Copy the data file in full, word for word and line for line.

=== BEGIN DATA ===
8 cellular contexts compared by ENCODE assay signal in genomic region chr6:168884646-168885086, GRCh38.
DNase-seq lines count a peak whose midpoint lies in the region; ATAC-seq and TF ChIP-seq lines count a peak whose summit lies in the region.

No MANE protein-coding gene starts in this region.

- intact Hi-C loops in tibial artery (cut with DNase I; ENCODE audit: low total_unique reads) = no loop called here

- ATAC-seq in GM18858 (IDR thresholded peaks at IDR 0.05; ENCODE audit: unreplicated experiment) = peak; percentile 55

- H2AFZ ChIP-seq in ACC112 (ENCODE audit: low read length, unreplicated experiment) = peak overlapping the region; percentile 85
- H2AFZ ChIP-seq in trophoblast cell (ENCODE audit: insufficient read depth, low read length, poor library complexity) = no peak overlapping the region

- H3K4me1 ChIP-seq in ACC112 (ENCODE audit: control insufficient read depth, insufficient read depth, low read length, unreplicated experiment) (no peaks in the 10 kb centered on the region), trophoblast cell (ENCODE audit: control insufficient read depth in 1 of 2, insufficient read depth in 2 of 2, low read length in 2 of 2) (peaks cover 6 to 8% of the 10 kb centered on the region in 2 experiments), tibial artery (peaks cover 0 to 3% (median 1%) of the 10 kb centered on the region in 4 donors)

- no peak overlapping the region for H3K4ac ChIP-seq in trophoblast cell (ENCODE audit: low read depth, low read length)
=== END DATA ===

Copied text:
8 cellular contexts compared by ENCODE assay signal in genomic region chr6:168884646-168885086, GRCh38.
DNase-seq lines count a peak whose midpoint lies in the region; ATAC-seq and TF ChIP-seq lines count a peak whose summit lies in the region.

No MANE protein-coding gene starts in this region.

- intact Hi-C loops in tibial artery (cut with DNase I; ENCODE audit: low total_unique reads) = no loop called here

- ATAC-seq in GM18858 (IDR thresholded peaks at IDR 0.05; ENCODE audit: unreplicated experiment) = peak; percentile 55

- H2AFZ ChIP-seq in ACC112 (ENCODE audit: low read length, unreplicated experiment) = peak overlapping the region; percentile 85
- H2AFZ ChIP-seq in trophoblast cell (ENCODE audit: insufficient read depth, low read length, poor library complexity) = no peak overlapping the region

- H3K4me1 ChIP-seq in ACC112 (ENCODE audit: control insufficient read depth, insufficient read depth, low read length, unreplicated experiment) (no peaks in the 10 kb centered on the region), trophoblast cell (ENCODE audit: control insufficient read depth in 1 of 2, insufficient read depth in 2 of 2, low read length in 2 of 2) (peaks cover 6 to 8% of the 10 kb centered on the region in 2 experiments), tibial artery (peaks cover 0 to 3% (median 1%) of the 10 kb centered on the region in 4 donors)

- no peak overlapping the region for H3K4ac ChIP-seq in trophoblast cell (ENCODE audit: low read depth, low read length)